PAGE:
Lewis RogersAmerican (b. 1948)
I discovered I wanted to be an artist from a early age. My first cousin was a successful portrait photographer, and even though I couldn't afford my own camera until I joined the Navy in 1969, I knew I wanted to use the camera for true creative expression. I graduated from Massey College in Atlanta with a B.A. in photography. While studying there, I met my wife, Becky, and we married and settled in Washington D.C. in 1975.
Photography up until recently was considered a form of documentation and only recently has been accepted as a form of expression. Starting in the 1970's some of us wanted to do a different kind of street photography than Franks, Lange or any of the other giants in the field. We were about composition, time, space, self expression, and moving photography into an art form in a post-conceptual world.
Visual Memories Series
Visual Memories is the compilation of the sequential and diptych symbolistic work from 1972 to 1984. This work is not about how I felt at the time the images were captured, but about the feelings the viewer has evaluating each image as a single image or in a combination with other images. These pieces were influenced by the various styles of street photography being done around this time. I've always thought that an image should be able to stand on its own, as well as a part of a sequence of images. I am now working on the book "Visual Memories" in the diptych style from this series.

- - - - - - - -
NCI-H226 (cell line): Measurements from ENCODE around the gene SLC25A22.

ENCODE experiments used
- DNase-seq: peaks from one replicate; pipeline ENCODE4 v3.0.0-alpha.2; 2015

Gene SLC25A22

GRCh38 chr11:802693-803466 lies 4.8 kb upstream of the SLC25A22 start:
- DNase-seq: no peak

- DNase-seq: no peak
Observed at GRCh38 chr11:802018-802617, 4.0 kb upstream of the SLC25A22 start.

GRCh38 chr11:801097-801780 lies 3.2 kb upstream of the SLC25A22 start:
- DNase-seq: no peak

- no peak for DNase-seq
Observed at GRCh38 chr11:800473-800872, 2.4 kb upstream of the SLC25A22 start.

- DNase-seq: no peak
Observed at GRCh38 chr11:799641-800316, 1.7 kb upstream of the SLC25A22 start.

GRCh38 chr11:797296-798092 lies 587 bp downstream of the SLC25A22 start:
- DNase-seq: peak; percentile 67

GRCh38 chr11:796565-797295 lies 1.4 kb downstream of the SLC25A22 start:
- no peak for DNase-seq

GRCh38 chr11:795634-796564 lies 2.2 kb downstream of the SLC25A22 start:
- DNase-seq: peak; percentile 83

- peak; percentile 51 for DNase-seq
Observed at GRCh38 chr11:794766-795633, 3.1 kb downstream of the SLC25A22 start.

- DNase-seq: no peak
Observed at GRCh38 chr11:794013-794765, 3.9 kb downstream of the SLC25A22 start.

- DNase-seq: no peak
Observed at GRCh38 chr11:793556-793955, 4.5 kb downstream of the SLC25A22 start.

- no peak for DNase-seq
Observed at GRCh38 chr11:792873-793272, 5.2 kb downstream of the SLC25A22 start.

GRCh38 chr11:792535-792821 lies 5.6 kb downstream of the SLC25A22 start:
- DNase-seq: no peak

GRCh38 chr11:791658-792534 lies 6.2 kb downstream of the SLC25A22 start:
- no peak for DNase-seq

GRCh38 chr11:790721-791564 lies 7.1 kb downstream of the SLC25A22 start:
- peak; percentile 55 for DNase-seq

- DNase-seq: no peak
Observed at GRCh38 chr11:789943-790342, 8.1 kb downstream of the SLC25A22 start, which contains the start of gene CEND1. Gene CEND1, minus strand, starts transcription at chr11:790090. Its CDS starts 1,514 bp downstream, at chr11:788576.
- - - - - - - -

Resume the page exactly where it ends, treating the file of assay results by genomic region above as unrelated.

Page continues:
Retinal Memories Series
In 1989 I began the next evolution of my sequential and polyptych work, a series of how one’s eyes (mine, at least) wanders from one point of interest to another, taking an irregular route through the scene as opposed to straightforward vertical or horizontal movement. Beginning in 1993 my focus started to shift as I became fascinated with capturing not just how your eye takes in a scene; but also how much of that information is mentally retained. To do so, I selected points of interest in the subject that show the space of the retained memories while the blank space around them represent the lost memories from the entire scene. These scenes can be as little as one view or as many as it takes to make a complete memory of a sequence in time. Feel free to use your imagination to complete the scene.
I've been working with digital photography since the 1990's for my family and social images. Digital imaging has changed how we think about a photograph from a documentary purpose that is always believed, to a image that is no different than oil paint smeared on canvas. Now photographs are no different than any other art form, and we can create whatever we want too.